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U.S. Attorney Bharara fights Skelos' bid to dismiss charges

Adam Skelos, left, and Sen. Dean Skelos, right,

Adam Skelos, left, and Sen. Dean Skelos, right, as they left federal court in May. Photo Credit: AP / Craig Ruttle

ALBANY -- U.S. Attorney Preet Bharara asked a federal judge Friday not to dismiss corruption charges against state Sen. Dean Skelos, saying the senator had no legal grounds to have the charges dropped.

Bharara, who has accused Skelos (R-Rockville Centre) and his son, Adam, of bribery and extortion, filed a motion opposing Skelos' request, filed Sept. 4, to dismiss the charges.

A prominent development company, an environmental firm and a medical malpractice insurer -- all with Nassau County ties -- are expected to testify against Skelos in a trial slated for November, Bharara's office said in its submission to the court. The prosecutor has alleged that Skelos pressured them to set up his son with high-paying jobs.

"Witnesses . . . are expected to testify at trial that they made payments to Adam Skelos in response to demands from Dean Skelos and based on their fear that, if they did not make the payments, Dean Skelos would cease taking official actions in their favor and would take official actions against them," Bharara wrote.

Prosecutors have alleged that Skelos extorted a real estate company -- since identified as New Hyde Park-based Glenwood Development, one of the largest campaign contributors to New York politicians over the last 15 years -- to make campaign contributions to Republicans and finance a job for his son through an environmental company. Skelos allegedly pressured Nassau County to award the environmental firm a $12 million storm-water contract, and then shepherded state legislation that benefitted the real estate company.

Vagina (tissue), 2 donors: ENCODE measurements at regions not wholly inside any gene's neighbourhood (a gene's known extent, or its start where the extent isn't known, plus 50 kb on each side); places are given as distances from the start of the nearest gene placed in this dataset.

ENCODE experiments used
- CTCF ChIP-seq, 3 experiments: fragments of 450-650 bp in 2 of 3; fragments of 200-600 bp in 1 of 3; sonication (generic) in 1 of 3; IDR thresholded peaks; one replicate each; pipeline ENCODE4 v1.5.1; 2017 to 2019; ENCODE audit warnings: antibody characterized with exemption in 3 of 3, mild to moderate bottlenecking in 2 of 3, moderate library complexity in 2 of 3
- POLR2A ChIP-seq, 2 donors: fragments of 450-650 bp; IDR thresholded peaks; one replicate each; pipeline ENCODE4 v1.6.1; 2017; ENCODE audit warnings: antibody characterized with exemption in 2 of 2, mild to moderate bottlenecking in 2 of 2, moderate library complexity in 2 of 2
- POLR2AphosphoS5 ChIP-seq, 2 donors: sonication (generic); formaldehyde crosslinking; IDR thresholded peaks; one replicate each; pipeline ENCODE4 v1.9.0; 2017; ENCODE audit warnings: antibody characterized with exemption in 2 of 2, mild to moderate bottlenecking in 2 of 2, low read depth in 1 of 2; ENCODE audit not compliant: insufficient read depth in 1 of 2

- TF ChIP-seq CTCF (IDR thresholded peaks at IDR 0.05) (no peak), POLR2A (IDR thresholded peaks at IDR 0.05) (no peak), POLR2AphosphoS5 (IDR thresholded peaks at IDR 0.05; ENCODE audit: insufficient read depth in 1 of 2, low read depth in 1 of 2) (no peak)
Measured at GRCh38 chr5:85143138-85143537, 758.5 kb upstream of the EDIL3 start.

Further, the senator allegedly pressured an insurance company -- since identified as Roslyn-based Physicians Reciprocal -- to not only give his son a full-time job on the payroll at a $78,000 salary, but also to steer court reporting business to a firm that employed Adam Skelos' wife. In return, the senator allegedly sped up the renewal of legislation that protected the insurer from being liquidated.

Sen. Skelos has said he and his son are innocent. His Republican colleagues forced Skelos to step down as majority leader in May, but he has retained his Senate seat.

Earlier in September, the senator's lawyer said prosecutors had no cause to tap the Skelos' phones and that, in some cases, Skelos took no official action to benefit the companies referred to in the indictment.

Bharara argued Friday that extortion and bribery cases have established that a lawmaker doesn't have to follow through with official action but merely create the threat.

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